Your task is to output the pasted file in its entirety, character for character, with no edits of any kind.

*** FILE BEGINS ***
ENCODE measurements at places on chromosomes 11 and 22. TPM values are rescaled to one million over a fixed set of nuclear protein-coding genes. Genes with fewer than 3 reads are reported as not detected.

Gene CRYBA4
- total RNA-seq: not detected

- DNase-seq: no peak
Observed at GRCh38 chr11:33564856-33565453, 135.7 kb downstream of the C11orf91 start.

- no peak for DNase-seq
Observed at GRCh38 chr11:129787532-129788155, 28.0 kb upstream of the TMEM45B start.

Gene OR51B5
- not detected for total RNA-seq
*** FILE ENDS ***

ENCODE measurements at places on chromosomes 11 and 22. TPM values are rescaled to one million over a fixed set of nuclear protein-coding genes. Genes with fewer than 3 reads are reported as not detected.

Gene CRYBA4
- total RNA-seq: not detected

- DNase-seq: no peak
Observed at GRCh38 chr11:33564856-33565453, 135.7 kb downstream of the C11orf91 start.

- no peak for DNase-seq
Observed at GRCh38 chr11:129787532-129788155, 28.0 kb upstream of the TMEM45B start.

Gene OR51B5
- not detected for total RNA-seq